Walleye Waters

Written By: Hannah Corneliusen  

In the big state in Minnesota lies the greatest lake of walleye fishing. Lake of the Woods is 85 miles long and 56 miles wide. It includes 14,632 islands throughout the lake and 65,000 miles of shoreline. Lake of the Woods is connected to two Canadian provinces; Ontario and Manitoba. I grew up on this lake as my father had his own fishing business called “Reel Adventures Fishing Service” which he took over from my grandfather. My dad has been fishing this lake for 20 years. On a bright summer day, my dad, his girlfriend, my boyfriend Austin, and myself headed out on the big lake to one of my dads favorite spots in hopes to bring some supper back. Once we got out to our spot, we put our rods in the water and started jigging. Looking across the lake, all you could see was blue sparkling water and a clear sky for miles unless you were feeding the pelicans your snacks. Lake of the Woods is home to some of the biggest walleyes and my dad has never really had luck on catching huge fish on this lake. He catches enough to eat but no record breakers. On this very day, my dad caught the biggest fish he had ever reeled up into his boat. At that moment I knew it was a huge fish as my dad told me I needed to reel up my rod to help him with this big fish. I grabbed the net and he struggled to reel it in, but eventually we were able to get the fish into the boat. After measuring the walleye with the yardstick, it showed 30 ½ inches which is the biggest walleye my dad has ever caught. I was so happy that I got to experience him catching the biggest walleye he had ever caught. It made me so proud to see my dad not give up after all these years. This fish now hangs on the wall at home as a trophy even though it took 20 years to find. My dad will continue to go back out everyday to hopefully catch one even bigger. 

Me and my dad on the day he caught his 30 1/2 Walleye
Lake of the Woods Warroad, MN

Cape Cod Striped Bass

Over the last 3 years, Cape Cod Bay has called me to its dark blue waters, sandy beaches, rough tides, and vast amounts of roaming saltwater fish species. During the hot summer months, many fish species migrate from coastal southern states to feed on baitfish in the cooler waters off Cape Cod. One of the species of migrating fish, and arguably the most sought-after fish for fishermen in the area, is the striped bass.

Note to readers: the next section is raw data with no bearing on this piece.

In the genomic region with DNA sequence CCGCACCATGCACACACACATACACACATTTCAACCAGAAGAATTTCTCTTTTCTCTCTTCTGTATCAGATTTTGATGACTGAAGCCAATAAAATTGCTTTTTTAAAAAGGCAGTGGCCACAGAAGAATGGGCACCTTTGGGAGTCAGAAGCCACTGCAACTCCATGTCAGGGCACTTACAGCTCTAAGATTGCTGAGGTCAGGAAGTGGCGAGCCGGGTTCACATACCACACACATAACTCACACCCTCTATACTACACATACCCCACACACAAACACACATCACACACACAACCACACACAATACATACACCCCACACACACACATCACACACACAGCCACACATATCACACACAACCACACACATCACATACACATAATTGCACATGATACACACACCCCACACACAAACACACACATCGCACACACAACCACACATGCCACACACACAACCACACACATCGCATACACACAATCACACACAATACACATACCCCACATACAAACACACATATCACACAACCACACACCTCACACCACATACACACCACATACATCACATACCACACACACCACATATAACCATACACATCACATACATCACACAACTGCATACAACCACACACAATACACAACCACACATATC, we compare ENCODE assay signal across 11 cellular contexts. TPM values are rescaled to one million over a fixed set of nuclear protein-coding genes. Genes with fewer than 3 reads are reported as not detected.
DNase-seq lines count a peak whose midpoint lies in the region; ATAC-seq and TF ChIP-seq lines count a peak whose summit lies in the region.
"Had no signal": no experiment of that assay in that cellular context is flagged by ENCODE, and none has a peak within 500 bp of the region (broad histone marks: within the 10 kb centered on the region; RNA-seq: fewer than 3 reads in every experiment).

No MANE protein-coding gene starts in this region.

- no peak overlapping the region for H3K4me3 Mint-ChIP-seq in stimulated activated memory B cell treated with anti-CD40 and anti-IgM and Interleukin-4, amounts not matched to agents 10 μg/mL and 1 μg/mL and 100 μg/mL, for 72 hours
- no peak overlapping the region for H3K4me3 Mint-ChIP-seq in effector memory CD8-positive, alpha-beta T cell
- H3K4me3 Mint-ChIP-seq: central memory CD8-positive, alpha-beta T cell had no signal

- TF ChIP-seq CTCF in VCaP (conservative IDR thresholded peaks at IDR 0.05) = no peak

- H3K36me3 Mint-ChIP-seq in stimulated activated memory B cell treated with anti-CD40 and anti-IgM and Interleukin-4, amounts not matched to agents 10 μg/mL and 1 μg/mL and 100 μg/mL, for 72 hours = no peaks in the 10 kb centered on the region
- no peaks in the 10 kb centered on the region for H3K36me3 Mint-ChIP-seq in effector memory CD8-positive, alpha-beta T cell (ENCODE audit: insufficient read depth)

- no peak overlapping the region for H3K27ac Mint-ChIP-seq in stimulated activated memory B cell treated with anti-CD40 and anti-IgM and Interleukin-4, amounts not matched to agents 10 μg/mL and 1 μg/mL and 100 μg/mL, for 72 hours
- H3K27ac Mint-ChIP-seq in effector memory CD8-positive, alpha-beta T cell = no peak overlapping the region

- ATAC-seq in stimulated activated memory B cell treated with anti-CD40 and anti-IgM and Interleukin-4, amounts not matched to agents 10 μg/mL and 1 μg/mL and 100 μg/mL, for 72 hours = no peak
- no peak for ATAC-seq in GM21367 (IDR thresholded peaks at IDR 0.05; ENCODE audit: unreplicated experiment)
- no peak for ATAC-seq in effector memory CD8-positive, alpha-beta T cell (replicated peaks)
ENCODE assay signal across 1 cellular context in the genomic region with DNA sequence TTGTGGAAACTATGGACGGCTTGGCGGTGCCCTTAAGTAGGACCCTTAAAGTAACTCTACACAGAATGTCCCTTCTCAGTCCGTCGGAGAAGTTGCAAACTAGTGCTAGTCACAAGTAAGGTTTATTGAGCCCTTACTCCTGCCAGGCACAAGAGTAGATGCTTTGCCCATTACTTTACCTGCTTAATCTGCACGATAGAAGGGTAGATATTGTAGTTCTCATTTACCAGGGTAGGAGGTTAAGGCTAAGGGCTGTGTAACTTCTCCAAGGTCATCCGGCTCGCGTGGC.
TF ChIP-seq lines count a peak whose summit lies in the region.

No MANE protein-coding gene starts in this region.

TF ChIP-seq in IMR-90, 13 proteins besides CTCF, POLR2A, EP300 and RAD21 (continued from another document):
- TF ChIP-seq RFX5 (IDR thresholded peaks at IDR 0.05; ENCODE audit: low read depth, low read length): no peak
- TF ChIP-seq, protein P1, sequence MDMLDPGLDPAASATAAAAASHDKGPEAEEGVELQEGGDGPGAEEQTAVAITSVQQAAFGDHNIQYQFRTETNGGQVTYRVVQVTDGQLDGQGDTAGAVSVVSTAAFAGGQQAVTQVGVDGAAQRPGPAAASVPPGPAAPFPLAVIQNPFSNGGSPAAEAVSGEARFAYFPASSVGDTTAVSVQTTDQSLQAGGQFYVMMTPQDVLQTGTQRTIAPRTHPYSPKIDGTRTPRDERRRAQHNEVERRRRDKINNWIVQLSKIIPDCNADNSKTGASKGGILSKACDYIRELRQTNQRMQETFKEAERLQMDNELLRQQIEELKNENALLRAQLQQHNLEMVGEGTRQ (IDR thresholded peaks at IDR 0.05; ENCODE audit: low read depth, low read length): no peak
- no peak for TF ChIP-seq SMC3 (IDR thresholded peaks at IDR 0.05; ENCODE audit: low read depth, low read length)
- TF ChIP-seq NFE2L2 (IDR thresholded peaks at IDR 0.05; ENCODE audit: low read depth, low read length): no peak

After a July 4th night full of fun and fireworks, my girlfriend, her father (Paul), and I prepared for a fishing trip the next morning. As the sun rose on July 5, 2021, and the fish began to feed, we had a feeling that today would be the day we would catch some fresh fish for dinner. Leaving the boat ramp, Paul navigated the boat towards the deep waters in search of mackerel, a striped bass’ favorite snack-sized meal. In just a few minutes, the livewell on the boat was full of mackerel, and we began our search for the aggressive schools of striped bass.

After catching our bait, Paul found a giant school of striped bass moving right underneath the boat. Within seconds, we dropped down our live mackerel and began patiently waiting for a bass to take the bait. While the boat drifted, I felt an aggressive tug from a fish swimming right beneath us. After a 12 minute long fight, the tired striped bass was boat side and ready to be brought aboard, and Paul scooped the fish into a large net. Excitement filled us all.

Myself with the 43-inch striped bass. Credit: Paul M.

Striped bass are highly regulated with catch limits and size restrictions in Massachusetts. This 43-inch bass was over the legal size to keep of 35 inches for recreational fishermen like myself. These large fish are only allowed to be kept by commercial fishermen within the fishing industry, so we released this fish safely.

There is definitely some level of satisfaction behind catching or harvesting the very food you eat, especially when it comes to fresh fish. After a long day on the ocean, the most refreshing thing for me is eating a nice meal, packed with nutrients from the striped bass we caught that morning. However, since I am primarily a catch-and-release fisherman, releasing this fish gave me a sense of happiness. As my dad has told me since I was a young fishermen, “let them go…let them grow”.

– Written by: Bryce Miranda